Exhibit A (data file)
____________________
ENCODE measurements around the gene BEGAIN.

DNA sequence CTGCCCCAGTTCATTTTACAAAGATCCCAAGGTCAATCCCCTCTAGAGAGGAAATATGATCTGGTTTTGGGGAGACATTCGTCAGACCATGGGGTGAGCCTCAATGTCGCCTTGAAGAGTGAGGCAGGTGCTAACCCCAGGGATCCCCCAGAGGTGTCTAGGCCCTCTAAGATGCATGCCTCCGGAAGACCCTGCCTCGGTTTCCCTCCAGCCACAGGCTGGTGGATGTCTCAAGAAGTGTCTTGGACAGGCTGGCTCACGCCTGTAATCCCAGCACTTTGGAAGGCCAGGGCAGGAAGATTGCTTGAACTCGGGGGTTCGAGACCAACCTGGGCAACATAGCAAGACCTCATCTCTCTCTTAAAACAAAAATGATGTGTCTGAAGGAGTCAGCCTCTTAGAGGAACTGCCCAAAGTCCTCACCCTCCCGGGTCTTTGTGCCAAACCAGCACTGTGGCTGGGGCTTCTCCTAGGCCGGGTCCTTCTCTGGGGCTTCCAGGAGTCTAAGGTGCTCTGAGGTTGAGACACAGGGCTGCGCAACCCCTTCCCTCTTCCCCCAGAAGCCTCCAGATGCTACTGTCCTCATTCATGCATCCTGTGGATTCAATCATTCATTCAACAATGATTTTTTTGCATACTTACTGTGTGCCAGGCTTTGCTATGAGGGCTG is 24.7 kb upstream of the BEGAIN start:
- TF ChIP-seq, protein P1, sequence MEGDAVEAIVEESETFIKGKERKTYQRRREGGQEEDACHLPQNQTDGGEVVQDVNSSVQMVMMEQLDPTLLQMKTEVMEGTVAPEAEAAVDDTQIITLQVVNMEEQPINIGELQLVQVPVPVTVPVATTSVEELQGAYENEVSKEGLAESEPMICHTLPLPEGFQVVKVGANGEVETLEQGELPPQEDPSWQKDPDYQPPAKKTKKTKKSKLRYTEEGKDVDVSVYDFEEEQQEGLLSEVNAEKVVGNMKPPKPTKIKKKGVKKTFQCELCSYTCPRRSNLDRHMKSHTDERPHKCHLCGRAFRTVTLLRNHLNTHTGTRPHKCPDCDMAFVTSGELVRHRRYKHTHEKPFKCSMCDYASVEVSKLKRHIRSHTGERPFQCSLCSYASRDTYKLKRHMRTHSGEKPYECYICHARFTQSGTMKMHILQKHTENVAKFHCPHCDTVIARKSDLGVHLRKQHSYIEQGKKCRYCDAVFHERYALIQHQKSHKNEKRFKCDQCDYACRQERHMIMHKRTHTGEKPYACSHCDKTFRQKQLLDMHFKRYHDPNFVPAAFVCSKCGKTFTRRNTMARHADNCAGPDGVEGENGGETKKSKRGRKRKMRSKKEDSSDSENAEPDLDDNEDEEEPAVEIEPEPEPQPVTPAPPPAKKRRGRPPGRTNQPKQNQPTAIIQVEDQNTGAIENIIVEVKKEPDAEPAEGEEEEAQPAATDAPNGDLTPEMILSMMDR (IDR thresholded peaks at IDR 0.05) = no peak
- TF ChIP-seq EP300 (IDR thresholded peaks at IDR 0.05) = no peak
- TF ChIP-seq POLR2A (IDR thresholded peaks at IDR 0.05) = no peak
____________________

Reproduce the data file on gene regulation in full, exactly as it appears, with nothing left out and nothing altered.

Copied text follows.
ENCODE measurements around the gene BEGAIN.

DNA sequence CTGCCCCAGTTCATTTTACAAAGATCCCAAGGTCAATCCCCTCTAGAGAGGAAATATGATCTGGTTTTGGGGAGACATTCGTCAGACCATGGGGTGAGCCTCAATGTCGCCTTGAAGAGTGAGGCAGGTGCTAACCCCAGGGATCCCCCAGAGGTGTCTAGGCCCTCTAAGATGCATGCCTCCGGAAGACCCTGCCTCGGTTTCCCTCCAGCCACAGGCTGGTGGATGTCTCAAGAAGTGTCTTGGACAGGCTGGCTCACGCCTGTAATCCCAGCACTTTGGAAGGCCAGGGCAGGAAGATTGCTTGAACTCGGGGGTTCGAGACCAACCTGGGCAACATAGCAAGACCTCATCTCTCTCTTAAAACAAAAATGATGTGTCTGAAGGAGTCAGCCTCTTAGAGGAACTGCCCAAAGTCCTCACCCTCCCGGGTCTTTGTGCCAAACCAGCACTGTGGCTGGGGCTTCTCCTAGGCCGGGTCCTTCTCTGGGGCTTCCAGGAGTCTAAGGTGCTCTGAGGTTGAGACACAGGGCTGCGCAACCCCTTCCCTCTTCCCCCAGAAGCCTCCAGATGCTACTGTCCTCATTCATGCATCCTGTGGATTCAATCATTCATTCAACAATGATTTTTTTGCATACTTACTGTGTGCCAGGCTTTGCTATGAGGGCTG is 24.7 kb upstream of the BEGAIN start:
- TF ChIP-seq, protein P1, sequence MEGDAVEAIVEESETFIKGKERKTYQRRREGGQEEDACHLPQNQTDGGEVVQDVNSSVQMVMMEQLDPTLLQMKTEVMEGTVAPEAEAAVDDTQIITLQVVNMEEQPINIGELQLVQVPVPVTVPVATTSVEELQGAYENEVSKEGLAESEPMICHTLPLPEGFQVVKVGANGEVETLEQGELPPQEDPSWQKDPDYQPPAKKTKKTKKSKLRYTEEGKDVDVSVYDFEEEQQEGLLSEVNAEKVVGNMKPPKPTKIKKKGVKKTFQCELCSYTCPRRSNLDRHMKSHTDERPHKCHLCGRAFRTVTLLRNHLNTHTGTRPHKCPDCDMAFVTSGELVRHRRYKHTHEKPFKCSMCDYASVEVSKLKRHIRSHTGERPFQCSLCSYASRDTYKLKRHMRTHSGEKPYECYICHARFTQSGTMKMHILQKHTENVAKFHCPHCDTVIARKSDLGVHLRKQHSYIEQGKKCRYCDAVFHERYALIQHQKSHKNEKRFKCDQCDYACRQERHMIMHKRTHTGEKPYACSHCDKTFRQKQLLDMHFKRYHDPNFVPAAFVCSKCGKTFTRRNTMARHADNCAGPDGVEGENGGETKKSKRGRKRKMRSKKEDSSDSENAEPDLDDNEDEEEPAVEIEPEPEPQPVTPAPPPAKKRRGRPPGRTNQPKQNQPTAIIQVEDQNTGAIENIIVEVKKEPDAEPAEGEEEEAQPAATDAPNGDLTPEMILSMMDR (IDR thresholded peaks at IDR 0.05) = no peak
- TF ChIP-seq EP300 (IDR thresholded peaks at IDR 0.05) = no peak
- TF ChIP-seq POLR2A (IDR thresholded peaks at IDR 0.05) = no peak